Category: Food

Recipe: Miracle Wholemeal Bread

Illustration of a lady baking against a starry sky

These bread rolls are the tastiest I have ever eaten! My Mum showed me how to make them at the weekend and although they take a while, they are more than worth it. They are so lovely, I didn’t manage to get a photo before they were all eaten!

The rolls are light but full of flavour and their texture is soft and so delicious its amazing I didn’t eat all 12 in one sitting! I try not to eat too much bread, but when this comes out of the oven it screams for butter and to be eaten immediately, and I cant resist it.

These rolls are made in two stages, and need to rest for 12 to 18 hours so they’re perfect for making at the weekend.

Step 1:

Ingredients:

  • 5g fresh yeast or 3g dried yeast
  • 130ml water at about 20C
  • 150g stoneground wholemeal flour

Dissolve the yeast in some of the water and add it to the flour with the rest of the water.

Mix until all the ingredients are thoroughly combined.

Put the mixture in a bowl large enough for the mix to expand up to three times its current size. Cover with a lid or a plastic bag/cling film. Leave it at room temperature for 12 to 18 hours.

Step 2:

The following day…

Ingredients:

  • 450g wholemeal flour
  • 5g salt
  • 270ml water at about 30 – 35C
  • 15g butter or olive oil

Mix all the ingredients together to make a soft dough. Knead the dough without adding extra flour. It will be sticky to start with, just persist with it. The mixture should be stretchy and not dry.

Cover and leave to rise for one hour.

Divide the dough into 12 rolls and dip into wholemeal flour and place them on a baking tray at least 2cm apart. Cover the tray with a large plastic bag ensuring that it doesn’t touch the rolls. Leave them to rise until the rolls just touch each other.

Bake at 220C for 10 to 15 minutes. Add a small tray of water to the bottom of the oven to make the crusts go crispier.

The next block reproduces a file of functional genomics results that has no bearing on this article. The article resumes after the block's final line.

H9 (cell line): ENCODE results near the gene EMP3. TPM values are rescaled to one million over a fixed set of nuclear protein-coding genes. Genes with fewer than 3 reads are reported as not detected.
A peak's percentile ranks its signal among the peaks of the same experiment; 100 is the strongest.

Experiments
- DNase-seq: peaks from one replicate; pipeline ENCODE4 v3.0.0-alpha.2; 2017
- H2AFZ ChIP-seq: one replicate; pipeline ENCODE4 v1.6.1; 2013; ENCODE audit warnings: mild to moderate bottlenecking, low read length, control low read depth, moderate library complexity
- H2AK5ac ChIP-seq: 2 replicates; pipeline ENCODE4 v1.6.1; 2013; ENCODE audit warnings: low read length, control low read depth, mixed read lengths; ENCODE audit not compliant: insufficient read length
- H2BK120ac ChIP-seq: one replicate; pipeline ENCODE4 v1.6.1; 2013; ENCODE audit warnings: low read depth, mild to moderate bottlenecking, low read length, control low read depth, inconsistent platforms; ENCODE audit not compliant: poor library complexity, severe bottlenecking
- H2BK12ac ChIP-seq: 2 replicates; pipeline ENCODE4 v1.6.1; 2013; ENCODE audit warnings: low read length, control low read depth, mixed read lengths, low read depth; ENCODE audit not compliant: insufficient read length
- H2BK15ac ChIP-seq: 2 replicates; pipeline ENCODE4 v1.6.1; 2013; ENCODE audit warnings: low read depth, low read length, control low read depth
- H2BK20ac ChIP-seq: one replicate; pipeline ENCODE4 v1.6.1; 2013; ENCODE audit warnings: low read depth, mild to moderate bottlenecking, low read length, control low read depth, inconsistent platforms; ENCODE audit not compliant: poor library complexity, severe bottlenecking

Enjoy!

A little note: I don’t know who’s recipe this is – its from a newspaper originally, but I don’t know which one. I’d love to credit the creator of these fabulous rolls but I cant, so I’ll thank the bread gods for this instead!

Brunch Cookery School at The Devilled Egg

This is a very delayed post, in fact its a grande total of nearly five months late *blush*. It has been languishing in my drafts folder for far too long and I think its about time it got released into the world!


A few of months ago I was lucky enough to be asked to go to the Devilled Egg cookery school in Clifton Village, Bristol, with the wonderful Hayles for a special brunch cookery lesson courtesy of LivingSocial.

It was a brilliant morning – we were shown how to make bread rolls, soda bread, chorizo scotch eggs, choux pastry and real hollandaise sauce!

Woman kneading bread dough
Interesting fact: bread dough should be quite wet, most people make the mistake of adding too much flour during the kneading process which makes the end result dry and disappointing.

Assembling scotch eggs using chorizo
Assembling scotch eggs: the eggs should be soft boiled, then have their shells very carefully removed. The eggs can then be wrapped in sausage meat or in this case, chorizo.

Scotch egg with runny yolk and chorizo sausage meat
Runny yolk: soft boiling the eggs first, and then quickly deep frying the assembled scotch eggs means that the yolks remain wonderfully runny!